By Melanie Jenkins and Ruth Wills
Harvest is proving to be a gloomy affair for most, with fears growing that crop quality could suffer if the unsettled wet weather continues to delay combines in the coming fortnight.
Wheat harvesting has begun in the Borders and Lothians, but it is too early to tell how it will perform, according to Bruce Ferguson, Scottish general manager at Frontier Agriculture.
“The weather has been very frustrating leading to a stop-start harvest to date, but it’s important we see a settled spell shortly, as the next 10 to 14 days are critical to ensure quality is maintained.”
So far, specific weights are looking very good, ranging between 73kg/hl and 80kg/hl – currently looking better than last year.
Spring barley harvesting progress is no more than 10% complete across Scotland, says Mr Ferguson.
“Nitrogen is trending reasonably low, well within the distilling range, and screenings and skinning levels on the whole are manageable.
“Early indications would suggest that yields are also looking good, but we have to be cautious with any spring barley predictions as there is still a long way to go and we do require a settled period of weather to allow us to make significant progress,” he adds.
Oilseed rape harvest is 95% complete, with significant variability in yields across the country, ranging from 2.75t/ha to 5.0t/ha.
Tyne and Wear
In the north of England harvest is also proving a stop-start affair, with wheat harvest only just begun, says Dave Young, farm trader at GrainCo.
“Yields are variable, with some very good at 10t/ha, but we have also seen some at 6t/ha. But the specific weights are very high with samples coming in at 82kg/hl and higher – which is helping the yield. However, second wheats look to be yielding well below average.”
Growers are waiting to get into spring barley and oat crops, which aren’t quite ready yet. So far, samples indicate that nitrogen in barley will be at or below the required 1.7%, but the weather isn’t helping, he says.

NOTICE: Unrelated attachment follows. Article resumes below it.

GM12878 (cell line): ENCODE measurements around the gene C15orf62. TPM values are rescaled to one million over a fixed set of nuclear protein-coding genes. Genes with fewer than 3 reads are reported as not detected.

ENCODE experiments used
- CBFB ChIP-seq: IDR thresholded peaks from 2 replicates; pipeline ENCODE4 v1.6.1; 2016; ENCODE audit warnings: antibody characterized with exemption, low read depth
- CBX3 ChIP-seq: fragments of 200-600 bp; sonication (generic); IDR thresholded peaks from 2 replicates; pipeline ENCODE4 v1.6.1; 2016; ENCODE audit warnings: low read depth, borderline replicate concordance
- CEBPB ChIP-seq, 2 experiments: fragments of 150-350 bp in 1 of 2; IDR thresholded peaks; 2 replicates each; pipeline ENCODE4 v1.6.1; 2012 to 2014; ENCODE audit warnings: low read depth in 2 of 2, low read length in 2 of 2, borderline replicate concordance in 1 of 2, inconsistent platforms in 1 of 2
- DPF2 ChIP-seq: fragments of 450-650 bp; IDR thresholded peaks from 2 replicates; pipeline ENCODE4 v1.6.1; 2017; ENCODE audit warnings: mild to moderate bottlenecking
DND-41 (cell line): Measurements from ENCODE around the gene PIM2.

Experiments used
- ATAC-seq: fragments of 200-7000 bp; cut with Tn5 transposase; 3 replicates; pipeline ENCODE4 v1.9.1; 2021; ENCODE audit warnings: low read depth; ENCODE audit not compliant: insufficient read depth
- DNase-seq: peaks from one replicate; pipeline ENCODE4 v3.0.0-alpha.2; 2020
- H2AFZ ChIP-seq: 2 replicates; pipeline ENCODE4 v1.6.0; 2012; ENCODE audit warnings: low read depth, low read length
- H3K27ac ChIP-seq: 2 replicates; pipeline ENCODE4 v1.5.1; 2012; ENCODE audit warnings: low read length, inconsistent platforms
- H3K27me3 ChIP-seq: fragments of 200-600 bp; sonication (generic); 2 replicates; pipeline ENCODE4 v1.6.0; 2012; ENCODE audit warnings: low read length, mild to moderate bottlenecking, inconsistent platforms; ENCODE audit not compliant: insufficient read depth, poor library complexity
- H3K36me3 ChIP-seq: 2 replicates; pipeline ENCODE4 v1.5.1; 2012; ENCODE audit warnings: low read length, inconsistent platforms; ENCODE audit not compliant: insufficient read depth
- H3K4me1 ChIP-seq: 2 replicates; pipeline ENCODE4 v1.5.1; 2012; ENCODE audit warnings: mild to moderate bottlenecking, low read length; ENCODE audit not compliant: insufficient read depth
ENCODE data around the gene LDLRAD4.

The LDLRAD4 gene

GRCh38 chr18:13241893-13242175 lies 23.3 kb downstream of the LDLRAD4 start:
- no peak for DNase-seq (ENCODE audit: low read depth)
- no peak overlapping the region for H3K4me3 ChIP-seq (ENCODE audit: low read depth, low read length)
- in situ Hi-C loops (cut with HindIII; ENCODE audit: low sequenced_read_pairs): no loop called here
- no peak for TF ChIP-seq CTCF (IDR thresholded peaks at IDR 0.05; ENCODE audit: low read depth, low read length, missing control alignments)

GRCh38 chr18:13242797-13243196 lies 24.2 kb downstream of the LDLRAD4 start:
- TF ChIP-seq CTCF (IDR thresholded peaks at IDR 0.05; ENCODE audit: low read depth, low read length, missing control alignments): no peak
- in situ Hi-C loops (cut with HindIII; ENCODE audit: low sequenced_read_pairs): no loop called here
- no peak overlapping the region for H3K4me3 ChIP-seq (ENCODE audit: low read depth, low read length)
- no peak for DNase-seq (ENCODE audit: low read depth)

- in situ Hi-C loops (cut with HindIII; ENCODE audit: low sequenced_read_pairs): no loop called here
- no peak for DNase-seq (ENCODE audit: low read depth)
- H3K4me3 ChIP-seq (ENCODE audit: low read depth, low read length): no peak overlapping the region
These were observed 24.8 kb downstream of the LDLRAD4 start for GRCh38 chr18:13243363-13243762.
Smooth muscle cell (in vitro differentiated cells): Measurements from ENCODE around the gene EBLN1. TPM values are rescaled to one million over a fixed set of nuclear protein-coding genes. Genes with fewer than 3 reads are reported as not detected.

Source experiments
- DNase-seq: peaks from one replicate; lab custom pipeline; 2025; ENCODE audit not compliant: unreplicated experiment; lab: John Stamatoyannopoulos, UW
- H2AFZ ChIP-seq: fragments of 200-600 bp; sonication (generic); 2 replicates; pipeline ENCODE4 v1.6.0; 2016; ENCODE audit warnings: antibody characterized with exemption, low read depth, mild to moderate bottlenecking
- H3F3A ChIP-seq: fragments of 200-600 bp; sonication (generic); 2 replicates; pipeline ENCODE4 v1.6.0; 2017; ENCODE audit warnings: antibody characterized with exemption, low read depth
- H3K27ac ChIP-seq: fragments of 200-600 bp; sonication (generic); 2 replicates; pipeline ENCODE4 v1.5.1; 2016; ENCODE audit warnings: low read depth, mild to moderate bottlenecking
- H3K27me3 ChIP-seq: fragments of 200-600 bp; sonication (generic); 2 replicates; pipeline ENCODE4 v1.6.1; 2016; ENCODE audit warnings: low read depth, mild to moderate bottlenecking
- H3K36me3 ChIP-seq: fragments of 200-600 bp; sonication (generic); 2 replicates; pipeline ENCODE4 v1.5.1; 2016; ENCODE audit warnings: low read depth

Oilseed rape has been excellent, with crops yielding 4-5t/ha, says Mr Young. “But there have been very poor crops where areas of fields have been flooded out.
“It’s been such a hard harvest to gauge because of the variability in when crops were drilled.”
Further south, combining has also come to a halt due to wet weather, according to Dan Murphy, laboratory and haulage manager at Woldgrain.
“So far we have had 21,600t, one-third of our total intake. It’s been painfully slow and at this point we would usually expect to be half to two-thirds complete.”
A few growers on top of the Lincolnshire Wolds have reported barley going flat and another storm is forecast. “There’s a lot of spring barley we are expecting to come ready now, but after the storm it might not be in a good condition,” he adds.
The initial indications suggest quality is mixed, with nitrogen contents ranging from 1.6% to 2.2% and specific weights of 58-67kg/hl. “It’s really varied depending on soil type,” said Mr Murphy. “One grower did report Planet yielding 7-7.5t/ha, which he was very happy with. But this could well be the exception rather than the rule.”
Wheat crops have yielded 5-9t/ha – again depending on soil type – but Mr Murphy reported seeing plenty of ergot in wheat and barley crops, which is causing some concern.
In the spring barley hub of Norfolk the picture is fairly similar, but harvest is at least finished more or less, according to Andrew Dewing, managing director at Dewing Grain. “Yields are down significantly across all crops, with the occasional field doing well.”
The quality of malting barley has been impaired, with lots of high nitrogen samples and the later cut crops struggling with germination issues.
“The main thrust was in an OK condition, but it’s a gloomy time for purely malting barley growers.”
Wheat is the most positive crop with quality proving very good, with high Hagbergs, specific weight and proteins, adds Mr Dewing. “The protein levels are the good news, with most in the county easily above 13%.”